Is there such a thing as a poetics of the welfare state? This talk will focus on the welfare states of Sweden, Denmark, Iceland, Finland, and Norway, and the ways in which Nordic welfare policies are picked up and negotiated in popular works of art from the 1950s until today. Building on close analysis of influential works of literature and visual art from Scandinavia, the United Kingdom and the United States, this presentation addresses historical factors and characteristics of the socio-cultural imaginary surrounding the rise and, some argue, subsequent dismantling of the Nordic welfare states.
Aside from offering a fascinating perspective on the Nordic countries and illustrating some of their most pressing social issues, this exploration of literature, film, design, and politics also reveals some of the core differences between Nordic and Anglo-American approaches to individual freedom and equality.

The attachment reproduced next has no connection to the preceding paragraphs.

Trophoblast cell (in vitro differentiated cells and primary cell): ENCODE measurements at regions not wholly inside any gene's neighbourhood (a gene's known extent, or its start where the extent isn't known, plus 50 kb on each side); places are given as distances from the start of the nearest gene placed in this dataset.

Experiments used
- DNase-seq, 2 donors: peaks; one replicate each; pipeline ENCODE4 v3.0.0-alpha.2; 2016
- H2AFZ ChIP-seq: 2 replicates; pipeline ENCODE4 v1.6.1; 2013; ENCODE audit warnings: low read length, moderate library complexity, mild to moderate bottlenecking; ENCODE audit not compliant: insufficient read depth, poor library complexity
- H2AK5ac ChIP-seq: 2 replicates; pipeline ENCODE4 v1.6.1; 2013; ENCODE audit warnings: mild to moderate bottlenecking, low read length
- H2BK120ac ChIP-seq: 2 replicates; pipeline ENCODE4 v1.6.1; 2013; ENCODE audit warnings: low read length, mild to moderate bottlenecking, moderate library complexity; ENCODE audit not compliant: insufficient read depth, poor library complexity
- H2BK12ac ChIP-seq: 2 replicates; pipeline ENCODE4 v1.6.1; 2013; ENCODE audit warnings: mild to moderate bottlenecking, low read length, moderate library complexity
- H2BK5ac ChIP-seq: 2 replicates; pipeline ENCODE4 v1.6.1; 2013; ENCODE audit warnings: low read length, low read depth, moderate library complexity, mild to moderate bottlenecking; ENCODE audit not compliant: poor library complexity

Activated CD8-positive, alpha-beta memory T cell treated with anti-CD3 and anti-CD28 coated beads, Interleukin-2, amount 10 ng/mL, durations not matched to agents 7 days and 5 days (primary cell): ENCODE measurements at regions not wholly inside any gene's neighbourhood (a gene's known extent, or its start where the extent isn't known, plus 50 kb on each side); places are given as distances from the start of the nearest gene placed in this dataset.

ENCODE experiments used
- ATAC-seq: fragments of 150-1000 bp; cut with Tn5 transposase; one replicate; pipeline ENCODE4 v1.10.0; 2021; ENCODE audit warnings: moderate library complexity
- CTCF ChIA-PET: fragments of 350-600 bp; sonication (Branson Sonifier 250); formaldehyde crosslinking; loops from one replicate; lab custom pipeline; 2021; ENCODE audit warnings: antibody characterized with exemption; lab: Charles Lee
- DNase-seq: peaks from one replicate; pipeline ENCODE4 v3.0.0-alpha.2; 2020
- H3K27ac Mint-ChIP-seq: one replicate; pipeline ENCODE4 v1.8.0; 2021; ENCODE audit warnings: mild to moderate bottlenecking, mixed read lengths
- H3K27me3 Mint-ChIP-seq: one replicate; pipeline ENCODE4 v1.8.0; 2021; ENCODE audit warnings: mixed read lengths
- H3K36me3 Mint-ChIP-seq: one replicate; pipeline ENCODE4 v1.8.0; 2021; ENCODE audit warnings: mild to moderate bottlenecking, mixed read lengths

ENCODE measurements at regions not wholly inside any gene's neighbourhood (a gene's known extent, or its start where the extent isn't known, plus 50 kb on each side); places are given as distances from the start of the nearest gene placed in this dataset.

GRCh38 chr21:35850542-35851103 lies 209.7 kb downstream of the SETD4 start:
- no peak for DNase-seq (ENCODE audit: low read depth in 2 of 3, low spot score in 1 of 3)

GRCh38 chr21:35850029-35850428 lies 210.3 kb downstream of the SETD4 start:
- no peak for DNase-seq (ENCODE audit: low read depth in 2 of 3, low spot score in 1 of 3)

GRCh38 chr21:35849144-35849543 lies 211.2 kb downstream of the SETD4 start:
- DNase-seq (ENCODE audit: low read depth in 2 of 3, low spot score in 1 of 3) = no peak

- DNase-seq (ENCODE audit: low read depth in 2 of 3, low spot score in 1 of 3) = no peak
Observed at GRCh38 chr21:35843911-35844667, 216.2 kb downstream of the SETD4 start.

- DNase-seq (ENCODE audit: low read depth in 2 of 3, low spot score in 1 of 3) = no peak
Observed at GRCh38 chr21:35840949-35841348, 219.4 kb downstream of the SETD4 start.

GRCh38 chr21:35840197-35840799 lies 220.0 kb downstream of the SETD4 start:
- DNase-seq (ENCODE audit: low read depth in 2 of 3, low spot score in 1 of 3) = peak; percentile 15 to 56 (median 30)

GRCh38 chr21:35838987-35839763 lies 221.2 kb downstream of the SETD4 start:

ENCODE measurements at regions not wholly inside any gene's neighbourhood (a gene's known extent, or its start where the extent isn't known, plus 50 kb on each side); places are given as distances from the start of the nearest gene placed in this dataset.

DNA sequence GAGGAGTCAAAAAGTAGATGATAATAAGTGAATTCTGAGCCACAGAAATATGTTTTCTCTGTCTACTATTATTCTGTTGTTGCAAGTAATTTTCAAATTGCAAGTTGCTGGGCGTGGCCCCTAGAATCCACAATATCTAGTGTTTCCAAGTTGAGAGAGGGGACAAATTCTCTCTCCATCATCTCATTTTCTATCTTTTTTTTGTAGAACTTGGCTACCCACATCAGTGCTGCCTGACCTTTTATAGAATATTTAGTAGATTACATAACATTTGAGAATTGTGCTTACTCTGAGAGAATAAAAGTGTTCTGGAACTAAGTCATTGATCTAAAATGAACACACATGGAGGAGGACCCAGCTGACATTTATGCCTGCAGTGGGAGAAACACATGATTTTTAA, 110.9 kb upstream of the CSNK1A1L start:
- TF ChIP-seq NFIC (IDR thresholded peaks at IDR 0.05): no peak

Verena Höfig is an Assistant Professor in the Department of Germanic Languages and Literatures at the University of Illinois at Urbana-Champaign. She holds a PhD in Scandinavian Studies from UC Berkeley. Specializing on Northern Europe, Verena's research focuses on the intersection of literature, material culture, and social history in Scandinavia from the Viking Age until today. Her first book "Icelandic Origins - A History of Iceland's First Viking Settler" examines representations of the figure of the first Icelander in the context of (national) identity, nationalism, and memory formation. Besides coursework in Medieval Studies (Old Norse-Icelandic language, mythology, Icelandic sagas and poetry), Verena also teaches classes on modern subjects pertaining to Scandinavia, including Swedish language and literature.